And it’s a damn shame because it was shaping up into something really fun and decent. While some plots are resolved, like the fate of three fourths of the Fantastic Four and that whole aliens are invading thing, others are left woefully unexplained. Ghost Rider simply disappears though the final frame promises his return.
And the comic itself suffers from many of the same problems as X-Men 2099 did: not enough pages to tell all the stories they wanted to tell. Again the surviving heroes are split up and sent out on their own adventures: the Thing together with a few surviving X-Nation members go to Mars, another pair surviving X-Nation kids have to face off against their old nemesises (nemesi? Bad guys, alright!) while Spider-Man goes off to try and cure the techno-organic virus that the aliens are using to conquer Earth. And these are just a few examples, there’s more!
Basically there’s too many plot threads to tie up and not enough pages for it. Perhaps the series would’ve eventually transformed into something more coherent and less splintered but with only eight issues to its name, it leaves you very, very cold.
So that’s it, right? No more comics to the 2099 name, right? RIGHT!?
Unfortunately in 1998, Marvel did attempt to give the universe its due. In Manifest Destiny, we get to see what happened after the final issue, at least to some degree. Not all plots are resolved but they do their best. Unfortunately it’s also a horrid mess that could definitely have used some Joey Cavalieri magic with his continuity editing because dead heroes are suddenly back like the Punisher and they introduce ANOTHER Fantastic Four… I think, it could be the same one but considering we last saw Ben Grimm dying on Mars… eh?
It did answer one big question, though, which was on everybody’s mind during the original run: where were all the aliens? Earth-616 is teeming with alien life up the wazoo but throughout most of the run, very few aliens are ever seen and most of them are suggested to have been on the planet for a very long time. The explanation being that the Earth has been sealed off from the rest of space because humanity poses such a big threat (no, seriously, we do, Earth-616 is where teenagers are randomly given the power of mass destruction… TEENAGERS WITH NUKES… that’s not a bad mix, right?). And it also deals with Captain America having been frozen to preserve the noble lineage of heroes into the future… oh, and then he gets frozen in space and returns a millennium later… so with this issue, Captain America has officially been frozen and thawed out THREE TIMES!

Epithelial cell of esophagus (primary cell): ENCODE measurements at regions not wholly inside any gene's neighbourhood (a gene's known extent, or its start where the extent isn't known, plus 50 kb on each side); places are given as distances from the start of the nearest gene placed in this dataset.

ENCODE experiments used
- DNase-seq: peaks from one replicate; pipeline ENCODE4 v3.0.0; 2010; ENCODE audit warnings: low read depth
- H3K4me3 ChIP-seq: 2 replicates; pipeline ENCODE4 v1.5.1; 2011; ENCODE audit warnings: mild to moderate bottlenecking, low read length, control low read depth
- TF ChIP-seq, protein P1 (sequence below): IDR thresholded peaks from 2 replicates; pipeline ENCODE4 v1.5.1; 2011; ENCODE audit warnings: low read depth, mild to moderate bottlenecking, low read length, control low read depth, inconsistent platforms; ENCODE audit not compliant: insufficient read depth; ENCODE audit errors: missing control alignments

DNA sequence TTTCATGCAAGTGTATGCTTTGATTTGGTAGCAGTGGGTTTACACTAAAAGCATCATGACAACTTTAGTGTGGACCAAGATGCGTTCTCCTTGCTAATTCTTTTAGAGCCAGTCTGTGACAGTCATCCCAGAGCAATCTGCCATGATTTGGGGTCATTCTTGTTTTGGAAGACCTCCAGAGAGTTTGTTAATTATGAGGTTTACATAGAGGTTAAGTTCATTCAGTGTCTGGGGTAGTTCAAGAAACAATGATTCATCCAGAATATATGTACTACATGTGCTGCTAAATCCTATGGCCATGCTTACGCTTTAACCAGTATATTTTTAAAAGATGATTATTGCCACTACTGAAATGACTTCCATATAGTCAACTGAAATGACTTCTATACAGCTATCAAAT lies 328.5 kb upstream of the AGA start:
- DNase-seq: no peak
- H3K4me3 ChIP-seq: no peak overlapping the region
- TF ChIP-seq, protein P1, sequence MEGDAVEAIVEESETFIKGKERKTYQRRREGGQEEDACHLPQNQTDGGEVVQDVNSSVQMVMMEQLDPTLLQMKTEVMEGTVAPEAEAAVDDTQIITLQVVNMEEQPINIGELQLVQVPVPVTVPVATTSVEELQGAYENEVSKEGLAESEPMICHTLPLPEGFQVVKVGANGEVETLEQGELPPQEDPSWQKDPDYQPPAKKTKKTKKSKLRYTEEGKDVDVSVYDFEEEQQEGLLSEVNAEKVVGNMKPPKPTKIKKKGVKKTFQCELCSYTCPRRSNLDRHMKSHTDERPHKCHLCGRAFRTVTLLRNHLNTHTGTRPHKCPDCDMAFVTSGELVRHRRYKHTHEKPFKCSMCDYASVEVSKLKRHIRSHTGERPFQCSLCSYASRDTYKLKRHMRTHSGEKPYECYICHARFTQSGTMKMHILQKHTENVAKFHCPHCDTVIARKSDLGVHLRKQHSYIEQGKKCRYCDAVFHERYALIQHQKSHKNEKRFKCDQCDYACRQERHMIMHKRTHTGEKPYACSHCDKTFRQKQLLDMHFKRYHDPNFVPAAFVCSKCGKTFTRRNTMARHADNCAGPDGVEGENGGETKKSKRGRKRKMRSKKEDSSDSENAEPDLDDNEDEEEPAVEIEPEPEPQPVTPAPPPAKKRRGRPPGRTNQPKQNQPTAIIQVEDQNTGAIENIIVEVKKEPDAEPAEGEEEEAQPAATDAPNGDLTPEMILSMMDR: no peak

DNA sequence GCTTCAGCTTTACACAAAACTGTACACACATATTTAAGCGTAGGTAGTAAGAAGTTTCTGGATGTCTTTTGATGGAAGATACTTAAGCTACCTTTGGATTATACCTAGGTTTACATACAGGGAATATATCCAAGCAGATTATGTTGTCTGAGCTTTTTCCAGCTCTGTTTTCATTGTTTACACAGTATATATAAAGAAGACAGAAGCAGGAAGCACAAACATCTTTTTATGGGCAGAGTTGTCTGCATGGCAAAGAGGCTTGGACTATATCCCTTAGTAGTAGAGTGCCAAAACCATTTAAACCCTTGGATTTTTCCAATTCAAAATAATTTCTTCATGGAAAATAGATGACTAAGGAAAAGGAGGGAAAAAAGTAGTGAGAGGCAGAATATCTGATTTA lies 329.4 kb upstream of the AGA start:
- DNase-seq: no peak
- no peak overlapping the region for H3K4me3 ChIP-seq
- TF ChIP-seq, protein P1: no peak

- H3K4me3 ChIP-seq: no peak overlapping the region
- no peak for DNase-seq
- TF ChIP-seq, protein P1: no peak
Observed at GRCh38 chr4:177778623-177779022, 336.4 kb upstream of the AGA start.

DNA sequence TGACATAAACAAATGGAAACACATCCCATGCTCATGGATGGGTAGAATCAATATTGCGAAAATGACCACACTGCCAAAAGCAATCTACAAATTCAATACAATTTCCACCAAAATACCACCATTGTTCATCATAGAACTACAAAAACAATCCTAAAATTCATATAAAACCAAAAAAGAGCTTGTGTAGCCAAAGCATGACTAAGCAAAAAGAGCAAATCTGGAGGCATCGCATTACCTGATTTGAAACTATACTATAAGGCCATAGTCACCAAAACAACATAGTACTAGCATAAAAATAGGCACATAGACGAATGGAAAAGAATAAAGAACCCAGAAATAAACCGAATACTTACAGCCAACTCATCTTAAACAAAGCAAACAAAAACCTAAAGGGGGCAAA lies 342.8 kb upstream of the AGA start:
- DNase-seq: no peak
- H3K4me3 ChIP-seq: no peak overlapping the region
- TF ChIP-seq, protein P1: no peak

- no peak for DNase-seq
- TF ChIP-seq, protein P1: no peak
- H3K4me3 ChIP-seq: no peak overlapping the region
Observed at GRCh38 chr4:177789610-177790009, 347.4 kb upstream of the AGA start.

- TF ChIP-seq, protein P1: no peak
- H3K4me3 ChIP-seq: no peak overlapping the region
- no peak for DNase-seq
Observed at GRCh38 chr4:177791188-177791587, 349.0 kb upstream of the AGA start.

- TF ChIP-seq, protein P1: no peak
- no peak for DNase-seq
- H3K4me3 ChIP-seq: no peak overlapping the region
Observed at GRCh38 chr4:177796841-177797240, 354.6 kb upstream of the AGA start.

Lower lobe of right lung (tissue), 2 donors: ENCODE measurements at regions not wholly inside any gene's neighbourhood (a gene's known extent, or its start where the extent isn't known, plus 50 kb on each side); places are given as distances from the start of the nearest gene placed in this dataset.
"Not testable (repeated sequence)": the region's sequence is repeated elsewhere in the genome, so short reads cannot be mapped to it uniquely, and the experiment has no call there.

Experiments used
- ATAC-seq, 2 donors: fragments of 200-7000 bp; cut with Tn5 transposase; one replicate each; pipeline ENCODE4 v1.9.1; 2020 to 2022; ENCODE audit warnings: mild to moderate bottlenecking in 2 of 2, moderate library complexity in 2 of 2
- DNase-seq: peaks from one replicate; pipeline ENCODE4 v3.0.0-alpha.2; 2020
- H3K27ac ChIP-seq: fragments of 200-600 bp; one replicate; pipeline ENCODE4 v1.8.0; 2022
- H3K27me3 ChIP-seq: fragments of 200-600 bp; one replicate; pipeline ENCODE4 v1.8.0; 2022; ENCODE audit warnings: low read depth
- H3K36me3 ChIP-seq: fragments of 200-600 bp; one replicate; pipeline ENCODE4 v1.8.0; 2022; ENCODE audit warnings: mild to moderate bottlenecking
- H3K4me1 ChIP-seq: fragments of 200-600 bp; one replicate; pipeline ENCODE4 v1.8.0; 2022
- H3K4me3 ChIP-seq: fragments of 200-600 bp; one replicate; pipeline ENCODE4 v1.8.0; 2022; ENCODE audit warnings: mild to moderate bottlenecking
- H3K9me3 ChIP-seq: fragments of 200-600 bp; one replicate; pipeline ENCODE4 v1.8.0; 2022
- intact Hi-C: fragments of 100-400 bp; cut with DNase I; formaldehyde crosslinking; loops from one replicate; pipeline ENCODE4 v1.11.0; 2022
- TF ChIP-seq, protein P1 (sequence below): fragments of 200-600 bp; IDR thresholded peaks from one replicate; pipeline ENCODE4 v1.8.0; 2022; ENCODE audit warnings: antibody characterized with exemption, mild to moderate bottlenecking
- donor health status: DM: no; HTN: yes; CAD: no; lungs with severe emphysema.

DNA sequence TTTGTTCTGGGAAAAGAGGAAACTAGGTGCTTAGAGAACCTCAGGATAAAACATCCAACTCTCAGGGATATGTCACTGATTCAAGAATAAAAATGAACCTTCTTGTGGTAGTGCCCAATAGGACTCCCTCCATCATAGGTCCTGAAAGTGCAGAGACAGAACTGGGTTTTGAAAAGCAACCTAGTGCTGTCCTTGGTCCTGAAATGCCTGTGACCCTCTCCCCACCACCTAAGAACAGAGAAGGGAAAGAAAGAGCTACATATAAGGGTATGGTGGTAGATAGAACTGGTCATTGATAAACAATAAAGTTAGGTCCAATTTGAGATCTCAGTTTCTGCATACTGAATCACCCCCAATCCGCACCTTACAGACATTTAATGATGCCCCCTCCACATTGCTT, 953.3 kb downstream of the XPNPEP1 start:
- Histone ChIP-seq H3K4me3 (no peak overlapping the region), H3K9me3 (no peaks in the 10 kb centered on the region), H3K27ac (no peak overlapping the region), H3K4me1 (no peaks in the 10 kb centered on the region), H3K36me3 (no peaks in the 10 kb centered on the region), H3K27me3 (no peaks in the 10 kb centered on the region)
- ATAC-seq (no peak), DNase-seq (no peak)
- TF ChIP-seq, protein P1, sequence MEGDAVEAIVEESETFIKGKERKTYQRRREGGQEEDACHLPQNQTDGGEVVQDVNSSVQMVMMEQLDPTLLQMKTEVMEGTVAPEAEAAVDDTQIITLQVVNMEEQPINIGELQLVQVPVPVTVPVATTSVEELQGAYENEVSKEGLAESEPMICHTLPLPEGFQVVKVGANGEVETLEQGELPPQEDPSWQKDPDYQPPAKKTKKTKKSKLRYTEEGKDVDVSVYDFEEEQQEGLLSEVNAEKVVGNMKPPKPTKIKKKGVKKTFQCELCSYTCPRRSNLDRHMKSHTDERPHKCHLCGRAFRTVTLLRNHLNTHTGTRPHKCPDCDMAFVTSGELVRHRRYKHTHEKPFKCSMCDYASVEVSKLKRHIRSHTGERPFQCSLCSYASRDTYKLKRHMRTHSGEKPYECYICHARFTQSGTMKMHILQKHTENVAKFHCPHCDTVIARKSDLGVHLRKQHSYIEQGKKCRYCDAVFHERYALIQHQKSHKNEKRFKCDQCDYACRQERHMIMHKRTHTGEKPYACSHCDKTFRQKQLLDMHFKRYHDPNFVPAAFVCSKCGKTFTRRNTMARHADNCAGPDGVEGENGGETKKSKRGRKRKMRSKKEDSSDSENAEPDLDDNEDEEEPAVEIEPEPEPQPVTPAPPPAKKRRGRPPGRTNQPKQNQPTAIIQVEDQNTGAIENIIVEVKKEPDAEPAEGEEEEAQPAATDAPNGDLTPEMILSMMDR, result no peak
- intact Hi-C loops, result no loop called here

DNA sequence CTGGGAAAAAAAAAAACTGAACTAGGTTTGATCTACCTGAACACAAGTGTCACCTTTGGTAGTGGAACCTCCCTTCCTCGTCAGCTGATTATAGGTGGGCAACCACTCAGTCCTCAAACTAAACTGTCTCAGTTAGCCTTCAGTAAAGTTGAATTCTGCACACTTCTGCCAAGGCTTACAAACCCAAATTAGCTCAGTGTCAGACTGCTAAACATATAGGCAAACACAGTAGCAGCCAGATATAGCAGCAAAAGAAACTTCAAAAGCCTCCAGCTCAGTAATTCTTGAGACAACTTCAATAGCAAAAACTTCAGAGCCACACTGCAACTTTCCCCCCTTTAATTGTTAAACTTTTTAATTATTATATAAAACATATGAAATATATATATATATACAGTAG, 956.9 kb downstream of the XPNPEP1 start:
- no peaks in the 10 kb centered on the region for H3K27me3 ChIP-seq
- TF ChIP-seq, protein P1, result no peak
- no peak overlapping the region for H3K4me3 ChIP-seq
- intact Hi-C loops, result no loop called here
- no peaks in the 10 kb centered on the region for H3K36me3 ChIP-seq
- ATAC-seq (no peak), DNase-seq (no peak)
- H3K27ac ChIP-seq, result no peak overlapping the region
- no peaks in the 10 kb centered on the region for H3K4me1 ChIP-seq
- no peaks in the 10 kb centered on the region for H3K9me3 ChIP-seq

And that’s following a plotline in Marvel 2099, a big one, where the same premise was used jokingly! What the shock, guys!? Oh, and Captain America becomes Thor… just… it’s… guh… And Moon Knight shows up… ON THE MOON! With the Inhumans! As does Uatu!
But even ignoring the plotholes of heroes suddenly being alive again and the ridiculous premise of Captain America, the original no less, being back from the dead, the whole one-shot just stinks of shoddy writing not to mention being obnoxiously idealistic. And despite being a final goodbye, it has the audacity to ask even more questions we’ve been asking… like what the hell happened to Asgard? Even after opening back up to space, NOTHING!
So don’t read Manifest Destiny. The eighth issue of World of Tomorrow was a better send-off than Manifest Destiny and that left plotlines unresolved, for shock’s sake.
So, finally, what do I think of Marvel 2099? Well, if you’ve read this far then you know my more intricate details about the world itself and some of the comics and hopefully I’ve inspired you to check some of this stuff out. But if you’re looking for a more boiled down opinion… well, much like my opinion of X-Men 2099, it’s hard to love it but it’s possibly even harder to hate it. Yeah, it has some huge duds like Ravage and Punisher but it also has greatness like Spider-Man and Doom. Sadly the biggest flaw is that it ended before its time, cut down both due to bad timing and executive meddling. When Cavalieri left the project in 96, much of the quality writers went with him and that hurt. A lot. And Marvel’s financial status didn’t help much either and the big decline in interest for comics in large helped to sink it further.
Marvel would eventually attempt to create alternate but continuous universes and achieve much greater success, the prime example being the Ultimate Universe which is still going though one might argue about the quality of it. For me, Marvel 2099 stands as an interesting if not wholly successful experiment that would eventually form the basis for Marvel’s future attempts at doing something similar. And yes, I know that this wasn’t their first attempt at it but it’s the one that stands out the most to me.
And no, I hadn’t seen Linkara’s reviews of the first issues of the initial four comics but it did come up during research. We do share pretty much the same opinion about those four comics but maybe he explains it a little better than me, go check ’em out if you’re curious.
As for what’s next on the blog… who knows, it’s a blog!